Tag Archives: grassroots

Dial Square FC – Keeping the fan connection alive

Arsenal are synonymous with tradition, class and upheld values that go back to the original days of the club.

We are a club that does things the right way and the way we operate is one of the reasons why many of us began to support Arsenal.

What happens when football itself threatens the fabric of your club though?

Many articles have been written about how the sport has transformed from a fan-centric endeavour into a multi-billion business. It has seen multiple owners buy into Premier League outfits and plunge into bottomless pockets to drag clubs toward glory.

It has also seen new owners purchase clubs simply as part of their portfolio.

Like a hunting trophy of sorts perched on their wall, the new owner buys the club for the lustre of owning the club.

Step forward Stan Kroenke and KSE Holdings.

Arsenal have gone from a fan-represented club to an enterprise that is singly owned, leaving fans with no voice in regards to how things are run. It is a sad state of affairs and is far removed from what has been the process since 1886.

And with the cash flowing around the game for all clubs to snatch at shamelessly, it leaves fans as a second thought. No longer is packing the stands a priority. What matters is results and keeping the brand alive. Pre-season tours abroad to enlarge the fanbase, merchandise, promote, rinse and repeat.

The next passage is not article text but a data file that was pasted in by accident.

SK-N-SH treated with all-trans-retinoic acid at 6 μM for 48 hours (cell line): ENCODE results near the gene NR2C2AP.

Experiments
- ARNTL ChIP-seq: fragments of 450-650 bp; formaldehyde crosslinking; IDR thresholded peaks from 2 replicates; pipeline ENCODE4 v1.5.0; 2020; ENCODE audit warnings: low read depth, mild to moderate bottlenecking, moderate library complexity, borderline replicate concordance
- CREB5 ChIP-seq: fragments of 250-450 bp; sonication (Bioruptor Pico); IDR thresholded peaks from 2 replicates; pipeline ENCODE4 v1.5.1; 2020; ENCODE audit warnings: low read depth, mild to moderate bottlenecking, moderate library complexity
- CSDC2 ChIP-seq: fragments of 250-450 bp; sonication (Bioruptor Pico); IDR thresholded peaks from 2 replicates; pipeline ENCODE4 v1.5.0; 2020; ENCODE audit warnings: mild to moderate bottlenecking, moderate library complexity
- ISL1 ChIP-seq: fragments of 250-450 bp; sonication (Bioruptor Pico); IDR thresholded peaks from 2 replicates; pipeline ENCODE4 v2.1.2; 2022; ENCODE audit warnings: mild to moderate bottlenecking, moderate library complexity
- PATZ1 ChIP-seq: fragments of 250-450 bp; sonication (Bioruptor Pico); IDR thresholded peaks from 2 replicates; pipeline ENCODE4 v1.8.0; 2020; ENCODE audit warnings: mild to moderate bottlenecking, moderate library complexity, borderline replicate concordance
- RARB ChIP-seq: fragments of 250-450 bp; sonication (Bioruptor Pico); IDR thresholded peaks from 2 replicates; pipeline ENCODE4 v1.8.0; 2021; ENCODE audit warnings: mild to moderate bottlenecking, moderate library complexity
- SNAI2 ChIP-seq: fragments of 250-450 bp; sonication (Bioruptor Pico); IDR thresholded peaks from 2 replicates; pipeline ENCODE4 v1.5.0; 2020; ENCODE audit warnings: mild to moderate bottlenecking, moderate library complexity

Clubs have realised they don’t need fans in the ground, they know enough people will pay to watch on tv. Not only are we seeing the death of clubs throughout the English football league, we are now seeing the slow demise of the football supporter as we know it. Football it seems, is about to change forever.

Arsenal now no longer resemble the club that the majority of us began to support – but that doesn’t mean we stop supporting.

We are all Gooners until we die, but being a fan is intrinsically linked with watching the game, feeling connected to the club, meeting friends and experiencing the matchday atmosphere. Whether that be the pub or the stands, you associate supporting your club with the connection you have.

Which is why Dial Square Football Club was born.


Taken direct from the club’s mission statement, Dial Square FC declare;

We set up Dial Square as an alternative to The Arsenal, not a replacement. We want a club run by fans for the fans. We are committed to it being affordable and accessible to everyone. We are a grassroots football club with huge ambitions and with a passion to be the best we can. But, at the heart of our dream is to ensure the ownership of our club stays with the real investors, the supporters.